I never felt like I had enough cash to get the ball rolling on a purchase. And I never felt comfortable with the notion of the place you live in as an investment. I would rather have free cash flow every month to save and invest. I feel like I have a better chance achieving the aforementioned goals by taking that route and not putting every last dime into a mortgage payment and ownership-related expenses.
More people seem to agree with that sentiment today, in the wake of the housing crash, than a few years ago when homeownership was the cornerstone of the (runaway) American dream.
I know people who live off the income they generate each week and/or month writing Apple covered calls.
I prefer that type of financial security over living to pay a mortgage and all of the other, often out-of-the-blue, costs associated with home ownership.
Sure, the well might run dry on Apple someday, but there will always be an opportunity to replicate a similar income stream if you have the capital to make it happen.
I’ll keep my money in that type of asset any day of the week over the relatively illiquid dwelling that ties up my cash for the purpose of shelter.
Last week I wrote an article titled My 8-Year Old’s Portfolio Will Kick Your Portfolio’s … — about the custodial account I set up for my daughter.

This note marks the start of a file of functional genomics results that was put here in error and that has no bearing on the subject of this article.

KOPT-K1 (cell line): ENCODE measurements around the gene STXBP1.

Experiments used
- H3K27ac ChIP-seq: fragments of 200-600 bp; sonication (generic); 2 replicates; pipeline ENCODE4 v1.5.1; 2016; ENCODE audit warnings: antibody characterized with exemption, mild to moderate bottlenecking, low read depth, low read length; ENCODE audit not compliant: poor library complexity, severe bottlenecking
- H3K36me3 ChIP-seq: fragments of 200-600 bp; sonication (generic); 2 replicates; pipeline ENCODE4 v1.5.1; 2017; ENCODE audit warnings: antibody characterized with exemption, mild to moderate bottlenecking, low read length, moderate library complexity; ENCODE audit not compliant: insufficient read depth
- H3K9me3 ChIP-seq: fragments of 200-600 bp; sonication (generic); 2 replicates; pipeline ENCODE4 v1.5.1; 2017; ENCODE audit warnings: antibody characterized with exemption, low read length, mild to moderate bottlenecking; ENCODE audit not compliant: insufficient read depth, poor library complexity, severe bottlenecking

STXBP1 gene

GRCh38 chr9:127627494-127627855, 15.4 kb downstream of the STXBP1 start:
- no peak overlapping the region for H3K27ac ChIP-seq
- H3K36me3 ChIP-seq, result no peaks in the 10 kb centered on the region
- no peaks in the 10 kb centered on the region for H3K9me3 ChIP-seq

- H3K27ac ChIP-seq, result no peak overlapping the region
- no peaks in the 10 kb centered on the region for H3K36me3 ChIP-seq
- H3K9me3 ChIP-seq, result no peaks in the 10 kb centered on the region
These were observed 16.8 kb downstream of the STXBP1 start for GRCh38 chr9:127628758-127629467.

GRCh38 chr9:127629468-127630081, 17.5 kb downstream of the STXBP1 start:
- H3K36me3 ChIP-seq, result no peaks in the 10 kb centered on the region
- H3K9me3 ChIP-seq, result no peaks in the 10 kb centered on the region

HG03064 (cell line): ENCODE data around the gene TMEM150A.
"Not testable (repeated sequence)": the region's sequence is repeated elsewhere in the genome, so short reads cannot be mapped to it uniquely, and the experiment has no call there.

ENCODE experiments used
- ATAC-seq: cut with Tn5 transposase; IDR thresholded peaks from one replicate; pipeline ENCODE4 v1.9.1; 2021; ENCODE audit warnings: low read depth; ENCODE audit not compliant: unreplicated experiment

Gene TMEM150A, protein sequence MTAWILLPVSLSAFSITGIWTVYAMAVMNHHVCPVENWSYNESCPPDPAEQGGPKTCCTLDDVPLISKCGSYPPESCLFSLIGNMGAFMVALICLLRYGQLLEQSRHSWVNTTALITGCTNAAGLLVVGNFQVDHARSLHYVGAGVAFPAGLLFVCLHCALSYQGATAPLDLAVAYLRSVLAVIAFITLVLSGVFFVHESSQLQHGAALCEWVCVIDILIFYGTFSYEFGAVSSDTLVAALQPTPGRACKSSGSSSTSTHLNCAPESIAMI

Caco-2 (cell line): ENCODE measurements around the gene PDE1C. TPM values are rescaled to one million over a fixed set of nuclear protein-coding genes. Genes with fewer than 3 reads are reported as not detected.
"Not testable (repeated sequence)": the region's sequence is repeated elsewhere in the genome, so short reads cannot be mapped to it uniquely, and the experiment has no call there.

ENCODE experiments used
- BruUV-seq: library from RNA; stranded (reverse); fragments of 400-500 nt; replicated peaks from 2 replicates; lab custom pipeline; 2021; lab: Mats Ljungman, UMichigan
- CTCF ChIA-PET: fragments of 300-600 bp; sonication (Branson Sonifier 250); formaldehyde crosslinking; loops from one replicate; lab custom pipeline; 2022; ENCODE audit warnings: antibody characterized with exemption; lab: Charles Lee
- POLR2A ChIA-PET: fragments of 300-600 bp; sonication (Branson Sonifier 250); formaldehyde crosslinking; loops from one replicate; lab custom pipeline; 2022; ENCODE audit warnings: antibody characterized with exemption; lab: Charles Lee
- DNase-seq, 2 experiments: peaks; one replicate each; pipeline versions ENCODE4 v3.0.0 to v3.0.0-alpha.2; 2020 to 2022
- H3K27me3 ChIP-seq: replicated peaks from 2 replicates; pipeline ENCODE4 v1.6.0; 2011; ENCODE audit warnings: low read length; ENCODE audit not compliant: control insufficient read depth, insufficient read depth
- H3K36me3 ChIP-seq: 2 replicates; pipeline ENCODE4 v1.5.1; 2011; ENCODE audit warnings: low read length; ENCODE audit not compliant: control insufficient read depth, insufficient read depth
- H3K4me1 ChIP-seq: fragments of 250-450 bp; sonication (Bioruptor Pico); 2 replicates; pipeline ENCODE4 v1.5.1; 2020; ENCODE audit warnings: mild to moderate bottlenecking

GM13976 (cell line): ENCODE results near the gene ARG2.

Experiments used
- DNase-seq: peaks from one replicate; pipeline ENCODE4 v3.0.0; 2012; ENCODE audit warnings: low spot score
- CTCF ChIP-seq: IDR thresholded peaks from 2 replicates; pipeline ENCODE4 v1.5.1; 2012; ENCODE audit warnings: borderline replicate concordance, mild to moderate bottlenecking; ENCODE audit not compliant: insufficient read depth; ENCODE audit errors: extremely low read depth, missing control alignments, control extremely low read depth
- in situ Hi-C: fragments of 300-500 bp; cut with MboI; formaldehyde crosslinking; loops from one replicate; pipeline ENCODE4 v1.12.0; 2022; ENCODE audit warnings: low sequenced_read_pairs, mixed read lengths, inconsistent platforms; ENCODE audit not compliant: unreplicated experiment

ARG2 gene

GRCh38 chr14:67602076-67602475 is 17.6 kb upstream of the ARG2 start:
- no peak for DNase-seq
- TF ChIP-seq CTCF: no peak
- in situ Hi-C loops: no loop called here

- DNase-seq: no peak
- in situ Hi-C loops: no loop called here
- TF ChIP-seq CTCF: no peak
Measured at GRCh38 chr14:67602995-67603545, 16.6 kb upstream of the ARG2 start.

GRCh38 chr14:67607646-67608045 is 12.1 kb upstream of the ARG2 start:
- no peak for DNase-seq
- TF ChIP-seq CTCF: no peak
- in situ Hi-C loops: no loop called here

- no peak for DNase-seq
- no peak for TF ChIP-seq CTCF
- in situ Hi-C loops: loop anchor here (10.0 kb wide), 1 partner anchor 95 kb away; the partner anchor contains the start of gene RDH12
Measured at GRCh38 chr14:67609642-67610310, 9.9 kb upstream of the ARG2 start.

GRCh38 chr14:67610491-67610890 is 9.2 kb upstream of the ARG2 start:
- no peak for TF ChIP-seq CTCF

We dollar cost average into shares of Kraft, Viacom and Madison Square Garden. I promised to update that portfolio so, here it goes, as of Friday’s close:
- KFT, + 0.74%, VIAB, + 2.17%, MSG, + 1.65%
- Portfolio value: $1,015.14, +1.51%
Although it’s helpful to be transparent about performance and such, that’s really not what I take away from the process. It’s more about what we’re building.
When my kid turns 18, she might not be able to live off income from covered calls or dividends, but she’ll be a lot closer than many other "Southies" and probably a lot closer than quite a few "Northies," who probably should have stayed "Southies."
It’s about priorities. Why do you work? Why do you save? Why do you invest? Why do you buy a home? There’s no right or wrong answer to any of those questions. It’s about personal circumstance and experience as well as your goals and outlook on life and the economy.
If we buy property, it will be all about cash flow: Live in a unit, rent out the other one or two. I do not view home ownership as a workable proposition in this market unless it’s the type of investment that generates cash, rather than just a place to park it.
Given that I am self-employed (and my wife takes a traditional wage), the tax benefits of ownership (and being a landlord) will not hurt either. But, limiting the debt I am on the hook for every month will always be a priority. I prefer to let somebody else pay it for me.
Southie. Northie. Who really cares? At day’s end, it’s not about what you have; it’s about where you want to go and laying out a plan to get there.
Never make assumptions about the guy who drives a used car and wears the same clothes every day. He doesn’t keep up with the Joneses, but that doesn’t mean he’s not investing for his child’s future.
This article was republished with permission from TheStreet.